Nvidia Corp. Chief Executive Officer Jensen Huang predicts advances in computing in the next few years, the cost of developing artificial intelligence will be less than the $7 trillion that Sam Altman's fundraising says.
“You can't just assume you're going to buy more computers. You have to assume that computers are going to get faster, so the amount you need is not that much,” Huang said Monday at the World Government Conference in Dubai. Because those parts are made “faster and faster and faster.”
Huang was responding to a report in the Wall Street Journal that OpenAI CEO Sam Altman is seeking to raise $7 trillion from investors in the Middle East, including the United Arab Emirates, for a semiconductor initiative that could power AI projects that rival Nvidia.
Thanks to its undisputed leadership in AI-training chips, Nvidia's market value has grown to more than $1.7 trillion and Huang's personal wealth has multiplied. Altman and other AI developers are looking for ways to diversify their hardware options, including exploring their own chipmaking ventures.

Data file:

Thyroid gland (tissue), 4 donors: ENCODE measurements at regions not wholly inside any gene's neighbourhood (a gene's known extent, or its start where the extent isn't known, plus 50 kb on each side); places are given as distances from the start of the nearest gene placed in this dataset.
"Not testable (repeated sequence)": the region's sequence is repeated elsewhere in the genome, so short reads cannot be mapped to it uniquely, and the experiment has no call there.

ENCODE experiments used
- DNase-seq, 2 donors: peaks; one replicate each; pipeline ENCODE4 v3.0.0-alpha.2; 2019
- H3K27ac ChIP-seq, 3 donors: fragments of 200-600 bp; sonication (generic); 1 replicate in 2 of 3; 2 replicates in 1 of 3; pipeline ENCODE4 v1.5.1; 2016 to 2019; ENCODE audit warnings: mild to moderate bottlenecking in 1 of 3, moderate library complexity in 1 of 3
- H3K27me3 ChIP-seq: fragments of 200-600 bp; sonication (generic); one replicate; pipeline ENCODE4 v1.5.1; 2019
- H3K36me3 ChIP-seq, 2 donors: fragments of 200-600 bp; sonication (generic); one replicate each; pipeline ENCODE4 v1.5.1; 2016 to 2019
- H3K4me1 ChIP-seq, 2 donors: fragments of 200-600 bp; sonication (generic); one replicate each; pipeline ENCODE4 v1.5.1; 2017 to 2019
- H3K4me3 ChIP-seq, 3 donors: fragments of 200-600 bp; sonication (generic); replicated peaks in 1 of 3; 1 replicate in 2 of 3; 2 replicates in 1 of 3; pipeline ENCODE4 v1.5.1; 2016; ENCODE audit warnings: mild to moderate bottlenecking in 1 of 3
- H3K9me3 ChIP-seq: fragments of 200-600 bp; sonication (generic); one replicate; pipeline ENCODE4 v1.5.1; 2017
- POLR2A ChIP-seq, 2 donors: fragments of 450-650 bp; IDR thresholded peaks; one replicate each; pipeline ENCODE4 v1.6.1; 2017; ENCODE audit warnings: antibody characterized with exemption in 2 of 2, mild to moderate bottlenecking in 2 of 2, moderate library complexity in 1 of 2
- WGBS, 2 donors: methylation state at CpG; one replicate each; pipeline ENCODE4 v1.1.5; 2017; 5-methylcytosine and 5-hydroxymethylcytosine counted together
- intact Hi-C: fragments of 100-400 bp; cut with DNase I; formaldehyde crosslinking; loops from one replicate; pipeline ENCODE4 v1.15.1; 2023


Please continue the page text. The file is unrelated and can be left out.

The world's leading contract chipmakers, Taiwan Semiconductor Manufacturing Co. and Samsung Electronics Co., which spend more than $30 billion each year in capital spending to stay ahead of potential rivals. For Altman to have a realistic chance at their lead, he'll have to spend lavishly on research, development, facilities and expert staff, but better, more expensive chips make that unnecessary, according to Huang.
However, the Nvidia CEO doesn't see an end to the rise in AI spending anytime soon. In his remarks, Huang predicted that global spending on AI-powered data centers will double in the next five years.
“We're at the beginning of this new era. We have an installed base of data centers worth about a trillion dollars. In the next four or five years, we'll have $2 trillion worth of data centers powering software around the world,” he said.
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